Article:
Weak Water Flow in Multiple Locations

A slow stream or low water pressure indicates an issue in distribution. If it’s only occurring at one location, it’s usually an issue in the faucet aerator—which is usually an easy fix. But if the water pressure is low in several spots around your home, that’s the sign of a bigger problem. In that case, you’re looking for a problem at the water main, in the hot water heater, or (worst case) an active leak in the supply line. If you’re seeing low water pressure in conjunction with some of the other items on this list, such as bubbling wall paint, it’s imperative that you take action right away.

Slow Drain

It’s no surprise that a slow drain is a sign of a problem in your plumbing. Depending on where the issue is, it may be an easily removed clog near the drain, or it could be an issue farther down the line that will require significant snaking to resolve. Luckily, a little bit of detective work should help zero in on the problem. Cleaning out a simple clog is a great DIY fix, but slow drains throughout the home are often an indicator that there may be a major issue, like tree roots, in the sewer line. If only one room has a slow drain, you are in luck. Slow-moving or stopped-up drains are very common in bathroom sinks. Fortunately, the fix is usually simple and takes only a few minutes. The problem is almost always caused by hair and gummy soap scum that get caught on the stopper or pivot rod and clogs the drain. If you remove the stopper, you can use a bent wire or clothes hanger or other similar tool to remove the hair clog, then put everything back together. If this doesn’t cure the problem, you may have to clean out the trap or trap arm or the drain opening.  If you need help with any of that, we are here 24/7, so just give us a call.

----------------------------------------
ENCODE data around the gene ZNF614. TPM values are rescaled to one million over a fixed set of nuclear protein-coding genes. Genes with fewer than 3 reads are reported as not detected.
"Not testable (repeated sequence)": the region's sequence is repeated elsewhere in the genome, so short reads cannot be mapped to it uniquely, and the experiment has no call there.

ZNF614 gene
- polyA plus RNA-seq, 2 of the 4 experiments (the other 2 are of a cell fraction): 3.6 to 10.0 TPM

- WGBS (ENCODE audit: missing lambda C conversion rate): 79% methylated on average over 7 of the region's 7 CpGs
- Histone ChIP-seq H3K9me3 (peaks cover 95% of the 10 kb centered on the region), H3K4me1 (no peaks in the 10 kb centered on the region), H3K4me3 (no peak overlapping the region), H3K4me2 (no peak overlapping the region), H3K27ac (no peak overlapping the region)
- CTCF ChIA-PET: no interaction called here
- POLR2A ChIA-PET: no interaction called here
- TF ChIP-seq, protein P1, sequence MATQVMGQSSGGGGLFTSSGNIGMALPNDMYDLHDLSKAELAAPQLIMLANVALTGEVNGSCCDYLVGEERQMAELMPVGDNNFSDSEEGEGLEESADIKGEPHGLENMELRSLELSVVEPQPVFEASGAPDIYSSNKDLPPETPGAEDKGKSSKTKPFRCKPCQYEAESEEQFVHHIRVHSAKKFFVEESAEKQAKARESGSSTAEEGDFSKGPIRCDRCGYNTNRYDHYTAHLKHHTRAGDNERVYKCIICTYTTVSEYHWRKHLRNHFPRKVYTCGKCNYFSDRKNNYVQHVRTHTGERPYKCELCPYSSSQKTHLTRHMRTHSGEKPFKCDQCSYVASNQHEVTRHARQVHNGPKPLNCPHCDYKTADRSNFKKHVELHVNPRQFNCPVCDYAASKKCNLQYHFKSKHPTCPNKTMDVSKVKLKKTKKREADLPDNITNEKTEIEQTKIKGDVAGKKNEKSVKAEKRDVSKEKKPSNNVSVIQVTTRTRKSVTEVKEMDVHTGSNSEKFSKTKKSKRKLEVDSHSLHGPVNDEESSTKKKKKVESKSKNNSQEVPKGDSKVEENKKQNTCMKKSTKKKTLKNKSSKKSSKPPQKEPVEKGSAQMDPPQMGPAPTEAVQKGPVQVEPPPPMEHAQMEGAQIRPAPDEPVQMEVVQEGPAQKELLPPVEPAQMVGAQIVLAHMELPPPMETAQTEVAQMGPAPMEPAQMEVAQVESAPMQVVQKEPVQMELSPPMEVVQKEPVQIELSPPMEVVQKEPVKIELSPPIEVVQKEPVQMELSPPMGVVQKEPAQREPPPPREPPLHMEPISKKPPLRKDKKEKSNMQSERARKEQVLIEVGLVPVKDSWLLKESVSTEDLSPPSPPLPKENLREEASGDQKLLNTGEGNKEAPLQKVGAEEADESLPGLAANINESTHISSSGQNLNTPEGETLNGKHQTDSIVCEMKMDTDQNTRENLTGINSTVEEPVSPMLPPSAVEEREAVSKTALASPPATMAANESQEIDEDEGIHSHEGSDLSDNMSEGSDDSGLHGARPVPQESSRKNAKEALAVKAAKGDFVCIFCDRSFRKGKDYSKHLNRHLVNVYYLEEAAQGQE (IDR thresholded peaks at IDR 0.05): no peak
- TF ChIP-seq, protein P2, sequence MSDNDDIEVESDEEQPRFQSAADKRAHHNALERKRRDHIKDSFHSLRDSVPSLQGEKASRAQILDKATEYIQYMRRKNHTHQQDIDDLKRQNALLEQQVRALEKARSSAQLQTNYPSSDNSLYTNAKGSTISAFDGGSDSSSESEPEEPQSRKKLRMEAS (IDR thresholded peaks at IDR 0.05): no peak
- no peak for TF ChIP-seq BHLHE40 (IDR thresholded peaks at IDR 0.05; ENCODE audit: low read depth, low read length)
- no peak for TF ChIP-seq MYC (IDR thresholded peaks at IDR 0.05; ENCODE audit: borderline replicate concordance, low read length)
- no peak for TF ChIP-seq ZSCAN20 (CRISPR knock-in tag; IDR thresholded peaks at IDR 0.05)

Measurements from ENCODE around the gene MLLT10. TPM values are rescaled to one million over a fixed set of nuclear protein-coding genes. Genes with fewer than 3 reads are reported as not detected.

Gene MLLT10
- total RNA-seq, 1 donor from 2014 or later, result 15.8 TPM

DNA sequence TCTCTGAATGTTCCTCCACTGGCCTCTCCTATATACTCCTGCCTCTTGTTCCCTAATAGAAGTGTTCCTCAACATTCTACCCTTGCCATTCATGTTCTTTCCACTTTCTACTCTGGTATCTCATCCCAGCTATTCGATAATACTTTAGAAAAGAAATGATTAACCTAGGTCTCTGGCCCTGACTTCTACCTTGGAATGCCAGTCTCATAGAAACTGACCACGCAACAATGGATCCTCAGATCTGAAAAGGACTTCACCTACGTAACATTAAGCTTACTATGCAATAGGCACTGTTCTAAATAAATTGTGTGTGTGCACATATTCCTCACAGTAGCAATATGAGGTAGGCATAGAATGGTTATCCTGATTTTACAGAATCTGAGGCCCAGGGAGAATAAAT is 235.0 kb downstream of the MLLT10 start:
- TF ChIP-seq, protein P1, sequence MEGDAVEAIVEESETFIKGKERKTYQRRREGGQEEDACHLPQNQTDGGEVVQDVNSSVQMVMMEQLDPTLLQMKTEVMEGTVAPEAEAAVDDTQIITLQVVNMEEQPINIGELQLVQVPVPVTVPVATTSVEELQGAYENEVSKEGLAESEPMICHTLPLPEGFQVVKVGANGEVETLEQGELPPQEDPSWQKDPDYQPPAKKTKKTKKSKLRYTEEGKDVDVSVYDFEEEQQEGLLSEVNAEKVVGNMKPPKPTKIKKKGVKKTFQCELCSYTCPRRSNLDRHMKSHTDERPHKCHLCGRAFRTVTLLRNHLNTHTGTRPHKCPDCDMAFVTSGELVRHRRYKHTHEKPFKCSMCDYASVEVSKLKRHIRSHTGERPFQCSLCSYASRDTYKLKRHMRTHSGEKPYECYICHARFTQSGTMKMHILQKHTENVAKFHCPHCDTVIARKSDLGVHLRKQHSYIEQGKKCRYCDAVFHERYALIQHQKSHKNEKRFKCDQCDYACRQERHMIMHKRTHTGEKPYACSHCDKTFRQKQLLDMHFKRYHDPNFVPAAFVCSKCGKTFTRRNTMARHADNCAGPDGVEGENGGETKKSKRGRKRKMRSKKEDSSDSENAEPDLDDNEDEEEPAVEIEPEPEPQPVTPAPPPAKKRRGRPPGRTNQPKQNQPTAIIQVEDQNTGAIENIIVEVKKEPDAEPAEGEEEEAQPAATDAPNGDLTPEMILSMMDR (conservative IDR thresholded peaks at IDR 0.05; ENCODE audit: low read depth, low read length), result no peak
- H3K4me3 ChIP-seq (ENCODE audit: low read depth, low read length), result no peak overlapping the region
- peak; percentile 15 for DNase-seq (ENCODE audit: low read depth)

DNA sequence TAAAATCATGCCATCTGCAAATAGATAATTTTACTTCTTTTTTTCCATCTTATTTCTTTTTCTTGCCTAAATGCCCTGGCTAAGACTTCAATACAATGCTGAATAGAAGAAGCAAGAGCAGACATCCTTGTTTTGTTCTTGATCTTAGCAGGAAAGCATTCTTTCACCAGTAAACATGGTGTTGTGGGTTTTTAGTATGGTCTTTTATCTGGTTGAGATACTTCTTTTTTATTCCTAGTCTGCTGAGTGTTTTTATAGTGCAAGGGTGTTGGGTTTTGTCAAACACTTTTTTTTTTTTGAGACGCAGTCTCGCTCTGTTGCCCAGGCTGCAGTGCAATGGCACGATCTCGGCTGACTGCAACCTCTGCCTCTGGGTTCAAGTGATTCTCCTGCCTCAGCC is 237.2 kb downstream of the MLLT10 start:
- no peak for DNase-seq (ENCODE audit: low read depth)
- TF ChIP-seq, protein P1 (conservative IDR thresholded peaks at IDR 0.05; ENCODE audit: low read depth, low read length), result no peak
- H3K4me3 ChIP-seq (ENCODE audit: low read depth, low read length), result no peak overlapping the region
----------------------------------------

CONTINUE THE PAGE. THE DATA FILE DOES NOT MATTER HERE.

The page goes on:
Spiking Water Bills

A sudden jump in your water bill is more than just a pain in the wallet. It’s also a sign that something has changed in your plumbing system. If you haven’t done anything to justify an increase in water usage (such as filling up a pool or watering your lawn more than usual) you should begin troubleshooting to find out if you have a leak. The most common source of the water bill jump is a constantly running toilet. Many homeowners don’t appreciate how much water a toilet uses; the toilet valve is essentially a garden hose going at full blast, and it’s not unusual for a single running toilet to waste hundreds of dollars of water. The good news is that for this problem, if you stand near the toilet, you can usually hear the water running. The most common things that cause the water to endlessly run are a misaligned adjustable float and a worn flapper. Both parts are sold at Lowe’s and The Home Depot and are fairly easy to replace. Make sure you turn off the water coming from the wall first, then flush the toilet to remove any water before attempting repairs. Here’s an excellent video from The Home Depot that is short but very easy to follow: https://youtu.be/z5324QzZB38. You can also use a towel or rags to mop up the extra water at the bottom of the tank.

That’s it for this installment. Thank you for reading and here’s wishing you a trouble-free week ahead!